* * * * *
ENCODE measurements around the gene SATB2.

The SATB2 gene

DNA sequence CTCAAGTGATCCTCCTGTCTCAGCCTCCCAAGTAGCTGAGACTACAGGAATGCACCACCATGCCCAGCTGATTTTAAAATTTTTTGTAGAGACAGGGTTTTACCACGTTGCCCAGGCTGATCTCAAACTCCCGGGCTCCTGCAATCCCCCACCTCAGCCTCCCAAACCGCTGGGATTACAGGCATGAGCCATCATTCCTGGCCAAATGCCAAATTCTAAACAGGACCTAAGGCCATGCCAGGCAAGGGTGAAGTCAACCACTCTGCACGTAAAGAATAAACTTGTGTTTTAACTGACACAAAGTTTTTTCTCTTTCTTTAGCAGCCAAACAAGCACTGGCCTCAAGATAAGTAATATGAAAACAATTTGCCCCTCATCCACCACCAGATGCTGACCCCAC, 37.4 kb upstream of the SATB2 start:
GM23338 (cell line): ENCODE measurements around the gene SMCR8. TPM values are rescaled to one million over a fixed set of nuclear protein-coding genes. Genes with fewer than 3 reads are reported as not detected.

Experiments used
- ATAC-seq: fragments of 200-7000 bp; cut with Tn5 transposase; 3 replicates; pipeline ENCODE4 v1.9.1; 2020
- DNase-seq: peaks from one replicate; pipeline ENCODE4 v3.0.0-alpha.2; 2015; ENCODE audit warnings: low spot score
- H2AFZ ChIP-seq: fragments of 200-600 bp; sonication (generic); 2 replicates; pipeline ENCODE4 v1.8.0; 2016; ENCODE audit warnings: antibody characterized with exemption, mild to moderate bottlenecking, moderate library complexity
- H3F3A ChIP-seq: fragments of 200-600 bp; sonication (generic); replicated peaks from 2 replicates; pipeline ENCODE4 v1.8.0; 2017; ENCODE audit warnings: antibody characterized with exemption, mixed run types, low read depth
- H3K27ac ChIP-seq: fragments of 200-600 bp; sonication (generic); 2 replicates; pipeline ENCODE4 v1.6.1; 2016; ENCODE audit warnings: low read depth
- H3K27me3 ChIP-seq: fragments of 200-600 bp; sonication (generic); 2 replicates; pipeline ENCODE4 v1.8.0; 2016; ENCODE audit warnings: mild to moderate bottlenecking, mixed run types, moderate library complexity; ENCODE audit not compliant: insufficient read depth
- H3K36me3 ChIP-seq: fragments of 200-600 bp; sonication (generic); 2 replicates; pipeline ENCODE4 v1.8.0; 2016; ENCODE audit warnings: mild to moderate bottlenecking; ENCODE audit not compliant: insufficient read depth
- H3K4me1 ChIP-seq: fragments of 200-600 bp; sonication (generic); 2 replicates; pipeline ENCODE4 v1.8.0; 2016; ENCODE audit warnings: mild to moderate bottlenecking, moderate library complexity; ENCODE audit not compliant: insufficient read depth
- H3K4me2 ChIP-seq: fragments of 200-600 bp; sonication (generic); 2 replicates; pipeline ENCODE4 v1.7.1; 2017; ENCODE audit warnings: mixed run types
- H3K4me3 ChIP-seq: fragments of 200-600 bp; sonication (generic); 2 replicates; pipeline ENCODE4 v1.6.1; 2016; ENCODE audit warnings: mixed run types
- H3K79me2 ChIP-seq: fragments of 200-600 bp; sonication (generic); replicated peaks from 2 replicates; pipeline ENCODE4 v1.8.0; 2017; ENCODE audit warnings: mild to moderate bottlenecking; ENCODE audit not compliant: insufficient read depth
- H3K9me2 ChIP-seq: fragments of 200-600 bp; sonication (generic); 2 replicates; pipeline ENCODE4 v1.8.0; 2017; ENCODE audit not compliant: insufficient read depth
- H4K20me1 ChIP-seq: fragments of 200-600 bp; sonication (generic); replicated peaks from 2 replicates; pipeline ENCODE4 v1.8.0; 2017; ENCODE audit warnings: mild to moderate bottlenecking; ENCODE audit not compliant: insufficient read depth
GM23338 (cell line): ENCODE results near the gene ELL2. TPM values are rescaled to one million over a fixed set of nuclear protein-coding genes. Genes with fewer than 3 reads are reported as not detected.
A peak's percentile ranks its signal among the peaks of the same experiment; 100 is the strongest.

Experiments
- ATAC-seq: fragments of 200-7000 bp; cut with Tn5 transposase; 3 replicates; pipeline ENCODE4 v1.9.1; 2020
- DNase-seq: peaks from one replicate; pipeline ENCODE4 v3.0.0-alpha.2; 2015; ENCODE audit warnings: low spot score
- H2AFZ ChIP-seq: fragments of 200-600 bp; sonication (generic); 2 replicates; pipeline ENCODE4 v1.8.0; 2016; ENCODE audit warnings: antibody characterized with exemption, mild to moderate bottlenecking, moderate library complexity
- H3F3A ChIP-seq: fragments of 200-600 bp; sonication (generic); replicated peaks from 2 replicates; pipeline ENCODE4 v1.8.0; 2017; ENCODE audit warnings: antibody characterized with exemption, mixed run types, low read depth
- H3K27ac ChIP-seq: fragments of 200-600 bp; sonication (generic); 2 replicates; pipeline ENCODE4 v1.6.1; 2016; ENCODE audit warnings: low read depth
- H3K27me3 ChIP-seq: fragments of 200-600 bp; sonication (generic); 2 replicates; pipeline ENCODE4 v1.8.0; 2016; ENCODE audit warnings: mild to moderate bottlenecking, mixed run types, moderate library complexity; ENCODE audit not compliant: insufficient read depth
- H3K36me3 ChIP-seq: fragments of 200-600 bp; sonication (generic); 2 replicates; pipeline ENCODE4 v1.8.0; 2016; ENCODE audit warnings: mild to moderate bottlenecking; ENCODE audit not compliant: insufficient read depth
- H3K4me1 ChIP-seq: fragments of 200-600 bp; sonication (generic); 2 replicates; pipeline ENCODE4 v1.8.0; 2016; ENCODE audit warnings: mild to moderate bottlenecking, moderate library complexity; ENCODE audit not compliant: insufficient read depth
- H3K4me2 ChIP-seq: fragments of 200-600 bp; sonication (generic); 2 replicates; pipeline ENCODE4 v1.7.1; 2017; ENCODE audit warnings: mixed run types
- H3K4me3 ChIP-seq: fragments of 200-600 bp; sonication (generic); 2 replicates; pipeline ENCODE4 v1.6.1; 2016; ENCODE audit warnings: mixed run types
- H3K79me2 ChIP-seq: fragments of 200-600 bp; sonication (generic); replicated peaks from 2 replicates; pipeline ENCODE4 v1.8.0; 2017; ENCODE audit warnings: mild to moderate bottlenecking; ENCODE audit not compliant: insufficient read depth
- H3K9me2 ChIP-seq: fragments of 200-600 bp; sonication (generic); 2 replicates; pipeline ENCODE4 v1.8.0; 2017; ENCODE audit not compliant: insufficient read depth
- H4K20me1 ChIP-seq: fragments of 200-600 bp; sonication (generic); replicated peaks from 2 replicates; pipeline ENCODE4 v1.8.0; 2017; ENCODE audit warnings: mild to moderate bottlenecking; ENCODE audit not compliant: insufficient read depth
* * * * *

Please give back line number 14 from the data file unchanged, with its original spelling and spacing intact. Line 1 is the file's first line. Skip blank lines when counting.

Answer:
- H3K4me2 ChIP-seq: fragments of 200-600 bp; sonication (generic); 2 replicates; pipeline ENCODE4 v1.7.1; 2017; ENCODE audit warnings: mixed run types